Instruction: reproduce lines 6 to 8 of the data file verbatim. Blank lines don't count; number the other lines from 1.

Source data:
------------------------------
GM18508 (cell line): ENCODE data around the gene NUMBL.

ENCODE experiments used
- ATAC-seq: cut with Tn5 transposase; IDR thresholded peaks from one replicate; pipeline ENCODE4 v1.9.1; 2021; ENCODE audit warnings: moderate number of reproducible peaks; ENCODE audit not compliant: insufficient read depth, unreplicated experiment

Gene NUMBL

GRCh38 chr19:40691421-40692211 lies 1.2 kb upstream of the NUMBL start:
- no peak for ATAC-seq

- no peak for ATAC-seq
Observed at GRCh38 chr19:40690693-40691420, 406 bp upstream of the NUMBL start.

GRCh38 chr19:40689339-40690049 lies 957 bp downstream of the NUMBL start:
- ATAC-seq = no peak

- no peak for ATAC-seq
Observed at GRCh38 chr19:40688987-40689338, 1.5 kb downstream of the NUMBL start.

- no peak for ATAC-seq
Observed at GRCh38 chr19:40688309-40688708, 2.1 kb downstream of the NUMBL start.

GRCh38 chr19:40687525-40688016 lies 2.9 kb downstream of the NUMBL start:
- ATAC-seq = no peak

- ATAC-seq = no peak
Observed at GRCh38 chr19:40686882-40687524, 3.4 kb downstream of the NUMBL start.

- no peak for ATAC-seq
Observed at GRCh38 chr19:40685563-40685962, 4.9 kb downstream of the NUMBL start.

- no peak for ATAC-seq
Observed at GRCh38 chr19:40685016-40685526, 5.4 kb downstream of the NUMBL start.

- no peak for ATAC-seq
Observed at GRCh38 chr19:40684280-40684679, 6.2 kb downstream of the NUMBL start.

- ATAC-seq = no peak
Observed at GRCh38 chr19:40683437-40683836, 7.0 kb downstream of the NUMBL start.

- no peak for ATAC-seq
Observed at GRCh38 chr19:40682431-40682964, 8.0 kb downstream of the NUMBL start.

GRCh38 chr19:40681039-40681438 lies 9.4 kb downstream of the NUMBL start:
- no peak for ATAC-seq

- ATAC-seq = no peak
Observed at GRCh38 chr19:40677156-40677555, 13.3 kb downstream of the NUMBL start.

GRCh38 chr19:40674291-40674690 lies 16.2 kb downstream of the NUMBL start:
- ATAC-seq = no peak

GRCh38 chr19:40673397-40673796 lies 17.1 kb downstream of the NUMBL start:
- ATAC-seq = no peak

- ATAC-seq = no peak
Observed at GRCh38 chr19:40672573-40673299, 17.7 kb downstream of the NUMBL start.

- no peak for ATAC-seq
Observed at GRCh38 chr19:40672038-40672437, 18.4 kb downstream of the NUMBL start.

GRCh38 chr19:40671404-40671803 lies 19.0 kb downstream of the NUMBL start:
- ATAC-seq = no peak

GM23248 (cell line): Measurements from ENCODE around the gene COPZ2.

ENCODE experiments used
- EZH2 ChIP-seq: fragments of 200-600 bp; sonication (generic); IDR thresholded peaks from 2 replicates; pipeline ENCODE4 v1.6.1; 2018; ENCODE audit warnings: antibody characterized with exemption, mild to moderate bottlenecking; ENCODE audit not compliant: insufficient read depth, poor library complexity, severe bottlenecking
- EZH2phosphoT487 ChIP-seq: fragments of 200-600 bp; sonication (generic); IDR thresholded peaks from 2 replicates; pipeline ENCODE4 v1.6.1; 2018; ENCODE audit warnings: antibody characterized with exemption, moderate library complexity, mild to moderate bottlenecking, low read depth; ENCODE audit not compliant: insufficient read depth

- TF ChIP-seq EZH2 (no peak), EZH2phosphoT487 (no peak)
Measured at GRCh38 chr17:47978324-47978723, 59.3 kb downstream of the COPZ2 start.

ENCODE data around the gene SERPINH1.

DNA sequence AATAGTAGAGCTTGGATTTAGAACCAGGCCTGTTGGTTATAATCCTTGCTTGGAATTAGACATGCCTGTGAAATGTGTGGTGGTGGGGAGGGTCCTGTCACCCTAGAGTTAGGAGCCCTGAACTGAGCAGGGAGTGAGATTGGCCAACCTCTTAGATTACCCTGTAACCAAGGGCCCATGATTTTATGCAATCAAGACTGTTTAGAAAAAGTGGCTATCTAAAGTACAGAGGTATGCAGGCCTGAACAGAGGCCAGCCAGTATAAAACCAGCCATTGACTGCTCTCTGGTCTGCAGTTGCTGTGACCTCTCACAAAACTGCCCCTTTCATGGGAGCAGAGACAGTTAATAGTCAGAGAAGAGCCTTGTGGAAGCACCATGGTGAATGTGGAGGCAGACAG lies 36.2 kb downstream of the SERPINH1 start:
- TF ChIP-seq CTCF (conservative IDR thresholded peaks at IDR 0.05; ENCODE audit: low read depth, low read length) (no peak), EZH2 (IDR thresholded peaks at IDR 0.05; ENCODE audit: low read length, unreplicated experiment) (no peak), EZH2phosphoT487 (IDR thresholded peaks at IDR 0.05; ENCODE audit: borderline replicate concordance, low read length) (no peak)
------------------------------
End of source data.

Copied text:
- no peak for ATAC-seq

- no peak for ATAC-seq
Observed at GRCh38 chr19:40690693-40691420, 406 bp upstream of the NUMBL start.